Tuesday, June 30, 2009

Further exploration into the B-Method

Welcome back and today I want to explore a few more aspects of Alexander Bangiev's "B-Method" Squares Strategy. Today I want to discuss the role of the minor pieces (Bishops and Knights) and some relevent facts useful towards playing with those pieces efficiently with regards to exchanges. Minor Piece exchanges are one of the most important (and misunderstood) aspects of chess with regard to lower rated players. Hopefully we can give you some guidance on making the right exchange decisions, outside of the obvious.

Bishops and Knights are evaluated differently in every position, but dogmatically are set at a value of 3 pawns apiece. Given this, it makes sense to evaluate any trade between these pieces - Bishop for Bishop, Knight for Knight, or, most importantly(!), Bishop for Knight - as an 'obvious' even trade. However, when taking into account the given position, each minor piece on the board needs to be evaluated with the position in mind. This gives rise to 'good' and 'bad' bishops, poorly placed knights, knights without outposts, and 'tall pawns'. This is something that only the esoteric among us do with any consistency at all across our chess careers. So, to delve into the true differences between thes two seemingly equal-but-different pieces, we need to examine the inherent differences between Bishops and Knights. This may seem obvious to some, but you might learn a thing or two that will give you pause next time you plop down your Bishop on g5 to snap off that f6-knight.

The first and foremost observation one can make about Bishops and Knights and their inherent difference is that a Bishop can affect play on only one color square, whereas the Knight can affect play on both colors, but only one color at a time, unlike the Queen or Rook, which can affect play on both color squares simultaneously. As well, the Bishop is considered a long-range piece because it can easily travel from one side of the board to the other in one move, much like the Queen or Rooks, but the Knight would need to clunk along with 6 moves to go from a1-h8. These differences have far-reaching implications with regards to the B-Method and the idea of Color Complexes. But for us, we will specifically deal with the effects of the minor piece exchange.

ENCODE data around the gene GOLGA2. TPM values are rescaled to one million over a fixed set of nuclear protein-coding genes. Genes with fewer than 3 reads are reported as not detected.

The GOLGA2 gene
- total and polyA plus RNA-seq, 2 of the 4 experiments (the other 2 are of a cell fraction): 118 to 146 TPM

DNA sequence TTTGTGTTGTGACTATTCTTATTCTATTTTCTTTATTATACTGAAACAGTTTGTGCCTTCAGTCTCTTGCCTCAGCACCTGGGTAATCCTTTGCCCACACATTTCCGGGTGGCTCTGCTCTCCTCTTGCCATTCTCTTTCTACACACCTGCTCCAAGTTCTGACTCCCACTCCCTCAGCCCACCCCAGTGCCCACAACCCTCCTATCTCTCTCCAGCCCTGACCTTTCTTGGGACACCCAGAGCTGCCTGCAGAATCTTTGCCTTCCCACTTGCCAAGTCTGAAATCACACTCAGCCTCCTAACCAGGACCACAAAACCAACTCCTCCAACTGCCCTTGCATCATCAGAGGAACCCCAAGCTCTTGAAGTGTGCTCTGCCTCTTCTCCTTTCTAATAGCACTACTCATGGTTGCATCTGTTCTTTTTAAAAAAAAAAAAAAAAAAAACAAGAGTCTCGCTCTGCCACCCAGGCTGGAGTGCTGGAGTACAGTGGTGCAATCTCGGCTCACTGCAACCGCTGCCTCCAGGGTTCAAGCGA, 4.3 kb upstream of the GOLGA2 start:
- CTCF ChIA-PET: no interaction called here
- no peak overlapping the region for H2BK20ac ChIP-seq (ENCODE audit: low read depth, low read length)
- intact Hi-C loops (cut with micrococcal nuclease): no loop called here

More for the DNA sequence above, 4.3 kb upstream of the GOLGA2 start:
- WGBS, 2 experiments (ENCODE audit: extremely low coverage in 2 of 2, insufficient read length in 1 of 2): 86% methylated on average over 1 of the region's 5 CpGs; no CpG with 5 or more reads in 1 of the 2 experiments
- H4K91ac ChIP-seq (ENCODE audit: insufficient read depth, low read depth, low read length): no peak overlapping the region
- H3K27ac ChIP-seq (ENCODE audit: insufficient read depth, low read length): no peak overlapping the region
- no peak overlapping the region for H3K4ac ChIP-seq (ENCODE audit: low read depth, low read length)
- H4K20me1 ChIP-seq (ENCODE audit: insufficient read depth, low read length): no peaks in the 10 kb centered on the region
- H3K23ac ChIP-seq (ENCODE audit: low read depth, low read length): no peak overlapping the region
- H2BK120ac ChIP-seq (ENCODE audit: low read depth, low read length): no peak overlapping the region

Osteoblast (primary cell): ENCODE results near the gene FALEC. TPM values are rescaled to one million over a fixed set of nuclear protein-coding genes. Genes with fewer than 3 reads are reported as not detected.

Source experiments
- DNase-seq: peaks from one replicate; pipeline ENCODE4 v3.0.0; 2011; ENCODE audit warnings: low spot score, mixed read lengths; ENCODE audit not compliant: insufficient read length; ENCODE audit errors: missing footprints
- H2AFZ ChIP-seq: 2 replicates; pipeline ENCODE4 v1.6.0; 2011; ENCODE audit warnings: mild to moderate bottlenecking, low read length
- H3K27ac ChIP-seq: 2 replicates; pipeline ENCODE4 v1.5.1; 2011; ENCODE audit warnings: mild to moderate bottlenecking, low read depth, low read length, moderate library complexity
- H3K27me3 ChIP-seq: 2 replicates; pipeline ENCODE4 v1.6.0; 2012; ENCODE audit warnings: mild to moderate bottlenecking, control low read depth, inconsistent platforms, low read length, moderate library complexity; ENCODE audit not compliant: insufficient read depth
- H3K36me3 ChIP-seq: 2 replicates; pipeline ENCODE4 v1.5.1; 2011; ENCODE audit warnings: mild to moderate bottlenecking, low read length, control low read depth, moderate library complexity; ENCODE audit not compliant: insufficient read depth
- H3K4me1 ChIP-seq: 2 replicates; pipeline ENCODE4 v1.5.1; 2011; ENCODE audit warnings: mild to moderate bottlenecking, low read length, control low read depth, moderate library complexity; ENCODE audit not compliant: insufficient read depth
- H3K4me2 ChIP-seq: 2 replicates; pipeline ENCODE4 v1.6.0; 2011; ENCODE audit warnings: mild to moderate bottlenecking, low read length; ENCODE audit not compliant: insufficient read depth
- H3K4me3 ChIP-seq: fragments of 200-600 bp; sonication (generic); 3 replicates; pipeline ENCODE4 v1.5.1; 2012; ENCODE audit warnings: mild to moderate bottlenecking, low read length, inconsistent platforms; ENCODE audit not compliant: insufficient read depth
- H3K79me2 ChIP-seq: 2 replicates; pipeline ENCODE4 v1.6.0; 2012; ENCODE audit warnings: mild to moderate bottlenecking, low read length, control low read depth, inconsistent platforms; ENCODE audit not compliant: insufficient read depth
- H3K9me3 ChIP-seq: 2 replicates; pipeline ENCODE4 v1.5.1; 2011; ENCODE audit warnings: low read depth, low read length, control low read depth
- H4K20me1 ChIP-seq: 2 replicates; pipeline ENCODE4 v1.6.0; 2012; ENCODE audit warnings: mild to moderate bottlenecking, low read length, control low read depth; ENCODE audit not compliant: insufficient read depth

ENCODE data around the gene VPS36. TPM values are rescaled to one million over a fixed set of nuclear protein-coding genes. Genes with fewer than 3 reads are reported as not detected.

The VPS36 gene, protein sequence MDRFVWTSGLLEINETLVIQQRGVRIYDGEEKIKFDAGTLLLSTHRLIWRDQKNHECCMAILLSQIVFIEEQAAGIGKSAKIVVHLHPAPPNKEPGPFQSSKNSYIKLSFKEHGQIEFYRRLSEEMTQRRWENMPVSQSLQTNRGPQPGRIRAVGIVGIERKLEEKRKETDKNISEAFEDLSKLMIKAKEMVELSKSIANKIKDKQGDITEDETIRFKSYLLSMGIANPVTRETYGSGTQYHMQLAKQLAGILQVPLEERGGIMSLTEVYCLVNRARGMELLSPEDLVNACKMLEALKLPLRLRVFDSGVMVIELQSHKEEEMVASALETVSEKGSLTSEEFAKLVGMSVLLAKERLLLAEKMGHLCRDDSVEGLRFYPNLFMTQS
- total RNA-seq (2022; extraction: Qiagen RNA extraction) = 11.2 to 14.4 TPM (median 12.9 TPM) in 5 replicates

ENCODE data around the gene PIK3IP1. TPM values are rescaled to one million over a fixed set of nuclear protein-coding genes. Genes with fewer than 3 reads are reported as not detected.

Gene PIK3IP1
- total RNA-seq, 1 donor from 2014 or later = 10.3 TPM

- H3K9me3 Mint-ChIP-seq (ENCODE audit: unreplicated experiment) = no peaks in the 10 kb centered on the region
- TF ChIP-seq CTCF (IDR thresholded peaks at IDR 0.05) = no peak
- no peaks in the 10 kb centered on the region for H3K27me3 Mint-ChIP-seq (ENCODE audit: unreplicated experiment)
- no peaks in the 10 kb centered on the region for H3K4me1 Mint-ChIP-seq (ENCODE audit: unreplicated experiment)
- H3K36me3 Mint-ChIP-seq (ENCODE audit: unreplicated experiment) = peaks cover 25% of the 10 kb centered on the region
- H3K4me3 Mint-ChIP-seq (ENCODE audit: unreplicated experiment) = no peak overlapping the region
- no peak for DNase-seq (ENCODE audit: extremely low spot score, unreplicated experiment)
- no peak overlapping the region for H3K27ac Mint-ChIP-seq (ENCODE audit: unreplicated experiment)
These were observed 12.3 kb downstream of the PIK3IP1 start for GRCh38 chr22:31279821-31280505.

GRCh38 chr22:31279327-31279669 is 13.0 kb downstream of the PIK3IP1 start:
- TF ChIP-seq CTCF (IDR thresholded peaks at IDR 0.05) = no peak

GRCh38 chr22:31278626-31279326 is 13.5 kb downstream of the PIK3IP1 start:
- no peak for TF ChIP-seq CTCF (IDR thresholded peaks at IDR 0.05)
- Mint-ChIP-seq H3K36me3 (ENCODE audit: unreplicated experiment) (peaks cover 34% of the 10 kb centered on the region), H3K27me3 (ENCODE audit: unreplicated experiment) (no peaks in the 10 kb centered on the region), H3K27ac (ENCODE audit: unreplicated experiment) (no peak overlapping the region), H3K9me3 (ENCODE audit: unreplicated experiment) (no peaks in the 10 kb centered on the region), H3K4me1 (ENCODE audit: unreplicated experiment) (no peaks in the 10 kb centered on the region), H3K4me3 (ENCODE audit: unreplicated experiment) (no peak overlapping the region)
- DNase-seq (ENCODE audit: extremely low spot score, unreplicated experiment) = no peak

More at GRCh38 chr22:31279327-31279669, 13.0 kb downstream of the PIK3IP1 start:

Everyone has had at one point in their chess career been met with the difficult decision of whether to trade off a minor piece or not, based on the current position. Sometimes it is an obvious choice, or a forced sequence - sometimes it is not. How do you decide?

With regards to exchanging of minor pieces, if one trades a Bishop for a Bishop (of the same color), then it can be said that *both* sides lose control over the color of the squares the traded bishop resided on. But, if one trades a Bishop for a Knight, the player with the Bishop loses control over the color squares it resided on, but the player with the Knight loses control over the opposite color squares that the exchanged bishop (or knight, for that matter) resided on.

Think about it for a moment: A Knight on a white square can only move to black squares and therefore can only affect black squares where he sits. To trade a white-squared bishop for a knight means the knight would have to be on a white square, hence controlling the black squares within reach of the knight. When traded, the knight loses control of those black squares. Did a light just come on?